WEDNESDAY, Dec. 15 (HealthDay News) -- Making families wait for a second exam to confirm a brain death diagnosis is not only unnecessary but may make it less likely that the family will agree to donate their loved one's organs, a new study finds.
Researchers reviewed records from the New York Organ Donor Network database of 1,229 adults and 82 children who had been declared brain dead. All of the people had died in New York hospitals over a 19-month period between June 2007 and December 2009.
Patients had to wait an average of nearly 20 hours between the first and second exam, even though the New York State Health Department recommends a six-hour wait, according to the study.
Not only did the second exam add nothing to the diagnosis -- not one patient was found to have regained brain function between the first and the second exam -- lengthy waiting times appeared to make families more reluctant to give consent for organ donation.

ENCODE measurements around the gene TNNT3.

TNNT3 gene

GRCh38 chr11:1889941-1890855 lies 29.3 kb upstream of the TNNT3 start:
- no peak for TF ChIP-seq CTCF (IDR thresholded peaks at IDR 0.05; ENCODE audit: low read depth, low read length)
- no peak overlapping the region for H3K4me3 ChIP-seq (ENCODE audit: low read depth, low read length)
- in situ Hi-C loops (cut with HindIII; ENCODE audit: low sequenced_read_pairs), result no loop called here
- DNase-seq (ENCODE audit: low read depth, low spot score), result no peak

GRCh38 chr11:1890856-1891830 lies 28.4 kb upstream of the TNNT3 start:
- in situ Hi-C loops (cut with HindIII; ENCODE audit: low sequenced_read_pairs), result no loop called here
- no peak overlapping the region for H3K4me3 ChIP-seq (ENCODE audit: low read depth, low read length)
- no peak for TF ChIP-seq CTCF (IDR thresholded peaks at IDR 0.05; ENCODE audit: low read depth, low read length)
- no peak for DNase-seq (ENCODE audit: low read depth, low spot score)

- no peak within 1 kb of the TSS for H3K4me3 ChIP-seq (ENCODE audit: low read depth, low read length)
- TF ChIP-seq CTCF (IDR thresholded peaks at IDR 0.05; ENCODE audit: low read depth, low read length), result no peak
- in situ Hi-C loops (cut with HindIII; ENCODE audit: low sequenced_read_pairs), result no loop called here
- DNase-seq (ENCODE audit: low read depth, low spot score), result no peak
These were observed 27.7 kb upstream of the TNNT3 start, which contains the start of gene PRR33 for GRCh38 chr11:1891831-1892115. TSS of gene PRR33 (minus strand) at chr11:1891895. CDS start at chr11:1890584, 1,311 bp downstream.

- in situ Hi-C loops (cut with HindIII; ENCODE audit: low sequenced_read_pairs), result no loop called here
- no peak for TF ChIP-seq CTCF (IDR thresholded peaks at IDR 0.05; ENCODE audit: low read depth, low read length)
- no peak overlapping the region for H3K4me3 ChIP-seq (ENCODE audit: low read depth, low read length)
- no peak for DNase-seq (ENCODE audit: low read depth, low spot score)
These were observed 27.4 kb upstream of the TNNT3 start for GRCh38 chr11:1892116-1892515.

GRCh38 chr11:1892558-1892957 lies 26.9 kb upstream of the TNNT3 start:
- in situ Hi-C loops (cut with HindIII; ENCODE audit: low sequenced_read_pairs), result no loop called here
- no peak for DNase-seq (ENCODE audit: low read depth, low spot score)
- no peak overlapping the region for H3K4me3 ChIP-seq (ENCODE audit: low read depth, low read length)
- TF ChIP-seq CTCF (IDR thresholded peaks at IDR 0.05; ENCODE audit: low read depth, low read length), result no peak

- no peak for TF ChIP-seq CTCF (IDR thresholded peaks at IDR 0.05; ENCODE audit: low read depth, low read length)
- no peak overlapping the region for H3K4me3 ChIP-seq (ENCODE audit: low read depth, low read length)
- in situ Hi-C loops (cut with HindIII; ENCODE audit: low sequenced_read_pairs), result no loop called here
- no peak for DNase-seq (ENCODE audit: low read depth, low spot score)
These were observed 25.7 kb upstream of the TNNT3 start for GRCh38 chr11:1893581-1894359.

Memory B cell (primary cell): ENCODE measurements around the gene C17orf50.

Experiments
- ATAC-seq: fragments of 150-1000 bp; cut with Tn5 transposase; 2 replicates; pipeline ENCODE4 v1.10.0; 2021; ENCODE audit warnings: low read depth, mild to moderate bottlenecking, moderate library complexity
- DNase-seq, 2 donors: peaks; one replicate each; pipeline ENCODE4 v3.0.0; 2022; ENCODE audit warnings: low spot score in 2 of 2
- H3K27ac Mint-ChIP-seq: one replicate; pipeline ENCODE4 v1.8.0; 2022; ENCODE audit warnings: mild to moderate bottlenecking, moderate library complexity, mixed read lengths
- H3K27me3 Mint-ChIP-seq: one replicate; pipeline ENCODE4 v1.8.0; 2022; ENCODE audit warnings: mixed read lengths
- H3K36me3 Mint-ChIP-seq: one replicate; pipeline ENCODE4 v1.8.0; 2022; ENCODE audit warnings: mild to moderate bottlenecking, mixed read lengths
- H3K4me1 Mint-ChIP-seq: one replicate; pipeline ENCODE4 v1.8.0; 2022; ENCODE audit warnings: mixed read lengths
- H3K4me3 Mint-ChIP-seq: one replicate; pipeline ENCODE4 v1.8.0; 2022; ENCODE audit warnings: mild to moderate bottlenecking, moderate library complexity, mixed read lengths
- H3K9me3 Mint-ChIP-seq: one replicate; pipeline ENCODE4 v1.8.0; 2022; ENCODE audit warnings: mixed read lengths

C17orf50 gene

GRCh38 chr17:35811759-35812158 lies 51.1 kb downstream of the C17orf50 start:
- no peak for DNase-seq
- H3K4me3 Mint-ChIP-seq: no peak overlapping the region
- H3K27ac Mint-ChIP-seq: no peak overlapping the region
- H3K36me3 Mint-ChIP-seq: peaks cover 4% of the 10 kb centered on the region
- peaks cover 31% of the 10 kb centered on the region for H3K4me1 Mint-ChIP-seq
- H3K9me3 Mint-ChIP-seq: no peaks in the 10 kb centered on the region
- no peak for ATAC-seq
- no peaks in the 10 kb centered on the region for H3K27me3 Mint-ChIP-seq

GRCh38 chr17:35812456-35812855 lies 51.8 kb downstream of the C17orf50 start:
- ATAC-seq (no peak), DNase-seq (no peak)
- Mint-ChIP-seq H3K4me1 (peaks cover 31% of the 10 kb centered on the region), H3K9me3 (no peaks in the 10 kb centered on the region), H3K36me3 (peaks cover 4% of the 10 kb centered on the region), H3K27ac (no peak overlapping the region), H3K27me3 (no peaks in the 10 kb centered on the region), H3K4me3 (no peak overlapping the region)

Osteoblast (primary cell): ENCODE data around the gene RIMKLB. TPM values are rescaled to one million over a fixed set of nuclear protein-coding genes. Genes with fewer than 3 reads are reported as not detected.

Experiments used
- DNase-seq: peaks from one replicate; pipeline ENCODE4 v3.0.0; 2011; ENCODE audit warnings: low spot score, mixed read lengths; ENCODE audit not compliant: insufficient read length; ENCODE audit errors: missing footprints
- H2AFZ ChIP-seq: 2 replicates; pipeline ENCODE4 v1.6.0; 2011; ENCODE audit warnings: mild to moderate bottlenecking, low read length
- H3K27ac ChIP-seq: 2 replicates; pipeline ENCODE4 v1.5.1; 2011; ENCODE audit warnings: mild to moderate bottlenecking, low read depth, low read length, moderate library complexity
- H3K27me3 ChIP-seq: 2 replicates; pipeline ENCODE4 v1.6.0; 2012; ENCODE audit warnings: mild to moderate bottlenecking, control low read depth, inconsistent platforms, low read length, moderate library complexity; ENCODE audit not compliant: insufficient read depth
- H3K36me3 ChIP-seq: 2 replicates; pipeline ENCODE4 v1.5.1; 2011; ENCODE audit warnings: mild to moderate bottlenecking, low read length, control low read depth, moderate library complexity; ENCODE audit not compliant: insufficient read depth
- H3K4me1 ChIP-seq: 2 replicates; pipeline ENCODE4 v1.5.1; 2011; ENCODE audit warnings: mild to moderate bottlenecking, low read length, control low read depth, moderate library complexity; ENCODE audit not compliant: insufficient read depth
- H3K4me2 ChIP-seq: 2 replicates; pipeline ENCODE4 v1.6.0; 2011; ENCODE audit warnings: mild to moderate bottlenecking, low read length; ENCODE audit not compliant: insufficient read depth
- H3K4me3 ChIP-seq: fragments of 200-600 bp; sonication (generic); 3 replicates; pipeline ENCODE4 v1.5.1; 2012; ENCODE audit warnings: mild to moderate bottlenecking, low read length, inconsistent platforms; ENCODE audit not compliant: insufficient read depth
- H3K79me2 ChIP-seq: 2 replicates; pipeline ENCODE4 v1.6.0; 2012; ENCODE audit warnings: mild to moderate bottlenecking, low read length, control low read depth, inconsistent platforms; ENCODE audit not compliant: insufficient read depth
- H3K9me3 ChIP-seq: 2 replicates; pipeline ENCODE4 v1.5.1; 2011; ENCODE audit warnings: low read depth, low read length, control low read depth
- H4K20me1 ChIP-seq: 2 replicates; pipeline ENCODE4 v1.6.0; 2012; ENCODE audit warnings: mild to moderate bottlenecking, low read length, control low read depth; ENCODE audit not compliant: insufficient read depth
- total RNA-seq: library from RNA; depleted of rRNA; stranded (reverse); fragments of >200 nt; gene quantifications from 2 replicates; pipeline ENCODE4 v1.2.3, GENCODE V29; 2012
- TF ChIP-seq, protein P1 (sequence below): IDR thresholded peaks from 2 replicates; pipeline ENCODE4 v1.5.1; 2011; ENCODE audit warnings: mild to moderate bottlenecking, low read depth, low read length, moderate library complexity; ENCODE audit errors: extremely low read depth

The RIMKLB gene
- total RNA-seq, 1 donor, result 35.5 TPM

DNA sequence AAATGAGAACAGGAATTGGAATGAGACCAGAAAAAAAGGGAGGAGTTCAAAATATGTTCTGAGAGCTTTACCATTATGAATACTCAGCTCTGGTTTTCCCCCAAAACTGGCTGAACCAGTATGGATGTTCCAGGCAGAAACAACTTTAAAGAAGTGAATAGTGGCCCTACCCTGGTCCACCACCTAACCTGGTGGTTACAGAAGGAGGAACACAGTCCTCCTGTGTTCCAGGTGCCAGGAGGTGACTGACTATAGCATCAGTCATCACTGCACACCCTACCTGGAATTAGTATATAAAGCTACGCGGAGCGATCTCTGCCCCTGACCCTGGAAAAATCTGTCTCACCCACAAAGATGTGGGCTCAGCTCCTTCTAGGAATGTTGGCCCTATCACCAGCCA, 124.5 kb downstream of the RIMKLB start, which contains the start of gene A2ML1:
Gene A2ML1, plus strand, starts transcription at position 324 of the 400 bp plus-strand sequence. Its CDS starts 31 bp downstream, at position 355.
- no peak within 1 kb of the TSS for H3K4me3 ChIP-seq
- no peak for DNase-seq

About 23 percent of families refused to donate their loved ones organs, a number that rose to 36 percent when wait times stretched to more than 40 hours, the investigators found.
The converse was also true: Consent for organ donation decreased from 57 percent to 45 percent as wait times were dragged out.
Though the research did not look at the causes of the refusal, for families, waiting around for a second exam means another emotionally exhausting, stressful and uncertain day waiting in an intensive care unit to find out if it's time to remove their loved one from life support, said study author Dr. Dana Lustbader, chief of palliative care at The North Shore LIJ Health System in Manhasset, N.Y.
At the same time, the patient's already precarious condition can further decrease the odds of organ donation occurring as waiting times go up. Organ viability decreases the longer a person is brain dead, Lustbader said.
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